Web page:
This is part four of a five-part series. Check out parts one, two and three here:
- How M.U.D. Improved Performance Appraisals With SuccessFactors
- How CLEARLINK Improved Employee Training With Bridge LMS
- How Kimberton Whole Foods Improved Its Onboarding Process With PeopleMatter
In the latest installment of our ongoing employee engagement series, we talk with Sandi Mauro, director of human resources (HR) at FuelCell Energy. After a near-disaster, Mauro and her team decided they needed a new system to reduce compensation errors and tie performance to pay.
That new system, Halogen TalentSpace, not only eliminated errors, but also brought much-needed transparency to a process that previously eluded FuelCell Energy employees.
“The software makes it easy for everyone. The ability to link performance and merit pay is a vast improvement, and I think employees feel that compensation is better communicated now.”
Sandi Mauro, Director of HR, FuelCell Energy
Q: What type of company is FuelCell Energy?
Our company was born in 1969, and we make an alternative energy called a fuel cell. It’s a molten carbonate fuel cell, and we provide power to a variety of industries. We have nearly 4 billion kilowatt hours of power that has been produced in this alternative energy space.
Q: How many employees do you have right now?
A little over 600 worldwide.
Q: What are your primary responsibilities as director of HR?
I do a lot of employee work, but my role as director is organizational development and training. [I manage] the whole social part of our organization: the integration of groups, [the] bringing together of leadership skills, succession planning, compensation planning and performance management.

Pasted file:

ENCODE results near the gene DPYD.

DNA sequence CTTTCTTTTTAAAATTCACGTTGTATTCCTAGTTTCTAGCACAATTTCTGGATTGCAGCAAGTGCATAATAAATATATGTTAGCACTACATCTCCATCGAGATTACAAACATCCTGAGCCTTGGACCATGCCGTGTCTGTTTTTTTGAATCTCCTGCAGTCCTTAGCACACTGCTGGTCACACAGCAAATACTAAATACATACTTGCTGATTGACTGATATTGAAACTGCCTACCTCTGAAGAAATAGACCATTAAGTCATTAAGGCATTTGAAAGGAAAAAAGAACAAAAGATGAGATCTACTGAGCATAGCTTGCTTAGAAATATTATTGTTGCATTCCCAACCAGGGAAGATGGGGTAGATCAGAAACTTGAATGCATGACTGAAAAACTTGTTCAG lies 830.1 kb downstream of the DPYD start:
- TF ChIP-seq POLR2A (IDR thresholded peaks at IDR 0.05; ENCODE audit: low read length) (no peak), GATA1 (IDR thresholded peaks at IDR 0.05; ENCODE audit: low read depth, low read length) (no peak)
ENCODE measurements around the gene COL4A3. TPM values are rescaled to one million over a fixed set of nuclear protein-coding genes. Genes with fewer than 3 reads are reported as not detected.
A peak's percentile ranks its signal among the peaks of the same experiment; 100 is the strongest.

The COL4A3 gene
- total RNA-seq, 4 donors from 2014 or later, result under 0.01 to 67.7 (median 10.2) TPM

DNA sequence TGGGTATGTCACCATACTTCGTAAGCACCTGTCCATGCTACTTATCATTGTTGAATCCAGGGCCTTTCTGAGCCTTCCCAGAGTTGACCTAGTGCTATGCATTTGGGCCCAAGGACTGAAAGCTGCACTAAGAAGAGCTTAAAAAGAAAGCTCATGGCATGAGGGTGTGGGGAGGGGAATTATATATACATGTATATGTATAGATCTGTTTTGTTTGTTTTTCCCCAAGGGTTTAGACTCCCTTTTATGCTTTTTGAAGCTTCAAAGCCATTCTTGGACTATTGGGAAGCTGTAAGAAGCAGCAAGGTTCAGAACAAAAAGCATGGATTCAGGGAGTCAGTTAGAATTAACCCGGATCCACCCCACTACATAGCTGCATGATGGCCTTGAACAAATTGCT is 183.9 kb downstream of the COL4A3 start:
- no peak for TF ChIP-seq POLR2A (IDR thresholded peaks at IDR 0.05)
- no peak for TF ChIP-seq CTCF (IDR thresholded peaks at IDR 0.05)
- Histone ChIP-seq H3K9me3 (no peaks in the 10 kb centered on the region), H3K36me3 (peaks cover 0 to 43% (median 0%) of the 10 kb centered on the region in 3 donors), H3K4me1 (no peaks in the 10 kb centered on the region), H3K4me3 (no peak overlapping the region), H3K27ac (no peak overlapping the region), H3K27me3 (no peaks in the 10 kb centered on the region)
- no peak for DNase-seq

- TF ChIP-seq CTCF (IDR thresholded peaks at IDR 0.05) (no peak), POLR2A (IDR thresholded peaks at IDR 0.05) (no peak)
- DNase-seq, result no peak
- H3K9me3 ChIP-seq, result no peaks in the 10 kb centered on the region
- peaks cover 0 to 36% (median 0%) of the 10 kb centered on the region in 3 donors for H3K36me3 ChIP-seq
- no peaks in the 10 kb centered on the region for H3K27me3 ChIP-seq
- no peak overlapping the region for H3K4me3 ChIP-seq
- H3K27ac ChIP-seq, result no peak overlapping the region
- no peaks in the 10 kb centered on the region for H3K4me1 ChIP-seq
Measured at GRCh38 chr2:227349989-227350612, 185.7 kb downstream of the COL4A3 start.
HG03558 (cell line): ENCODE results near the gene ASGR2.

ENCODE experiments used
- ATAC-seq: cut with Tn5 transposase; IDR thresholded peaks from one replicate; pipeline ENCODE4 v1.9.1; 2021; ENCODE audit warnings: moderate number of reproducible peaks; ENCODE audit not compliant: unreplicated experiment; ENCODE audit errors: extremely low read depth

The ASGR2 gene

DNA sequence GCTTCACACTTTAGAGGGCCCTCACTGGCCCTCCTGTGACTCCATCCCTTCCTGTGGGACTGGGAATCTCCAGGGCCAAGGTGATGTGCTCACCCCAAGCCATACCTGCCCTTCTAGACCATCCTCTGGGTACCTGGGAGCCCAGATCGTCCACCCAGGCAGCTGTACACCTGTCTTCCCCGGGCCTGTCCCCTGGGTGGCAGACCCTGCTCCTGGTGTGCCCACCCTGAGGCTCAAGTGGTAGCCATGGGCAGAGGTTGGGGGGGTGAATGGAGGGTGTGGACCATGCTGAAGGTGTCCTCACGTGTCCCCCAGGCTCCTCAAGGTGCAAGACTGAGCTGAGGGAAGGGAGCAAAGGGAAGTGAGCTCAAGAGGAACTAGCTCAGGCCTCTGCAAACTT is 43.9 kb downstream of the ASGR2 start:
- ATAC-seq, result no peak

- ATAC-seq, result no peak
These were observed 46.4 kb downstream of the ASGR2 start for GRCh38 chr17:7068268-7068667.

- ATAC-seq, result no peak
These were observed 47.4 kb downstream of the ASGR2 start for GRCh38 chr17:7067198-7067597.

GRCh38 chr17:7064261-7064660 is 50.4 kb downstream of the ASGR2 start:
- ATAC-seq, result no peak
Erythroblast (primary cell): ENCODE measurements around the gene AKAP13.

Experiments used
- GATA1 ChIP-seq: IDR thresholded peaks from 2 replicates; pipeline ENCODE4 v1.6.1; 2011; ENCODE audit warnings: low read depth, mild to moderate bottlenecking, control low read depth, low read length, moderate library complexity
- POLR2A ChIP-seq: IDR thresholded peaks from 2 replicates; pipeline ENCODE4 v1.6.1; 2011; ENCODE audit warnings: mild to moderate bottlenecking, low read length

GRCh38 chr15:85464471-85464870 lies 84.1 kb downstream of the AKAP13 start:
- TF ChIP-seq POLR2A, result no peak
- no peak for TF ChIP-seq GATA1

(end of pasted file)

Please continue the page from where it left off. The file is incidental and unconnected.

Q: What did compensation planning look like before you got Halogen?
Bleh—it was paper. We had spreadsheets that got designed and broken up by CompPlanner; then they had to be reintegrated back together [every time we did compensation planning]. Two years before we purchased [Halogen], we created a database that could actually gather the data in the background, but [two users] couldn’t be in the file at the same time. The errors were reduced [when we implemented the database], but it was ugly.
Q: So you went from manual methods to a proprietary database to Halogen?
Q: Do you have any horror stories from when you were doing things manually?
You don’t want me to tell you about the spreadsheet that went to payroll that was wrong, do you?
Yes; yes, I do [laughs].
[Laughs] These spreadsheets were all spread out, and they were coming back together again. One spreadsheet got sorted wrong. At the end of the compensation planning process, we actually sent the spreadsheet off to payroll, and payroll processed that spreadsheet. … It wasn’t until the payroll run came back that the payroll manager realized it was wrong. We caught it before it was fully processed … but it really just solidified the need for much better controls over the compensation process.
Q: How was it wrong? Were the wrong amounts assigned to the wrong people?
Q: Was compensation tied to any type of performance appraisal?
In those days, no.
There was a lot more discussion on the side, based on observation of performance, [instead of]: “You got a seven, so therefore your compensation increase is 2.5 percent.” It was a lot more subjective.
Q: What did these subjective appraisals look like before Halogen?
It was paper[-based]. There was no integrity to the process at all. It was supposed to be confidential and vaulted inside our IT directories—but it didn’t work. People moved around, and it was very hard to track what was going on. The process didn’t have much weight to it, either.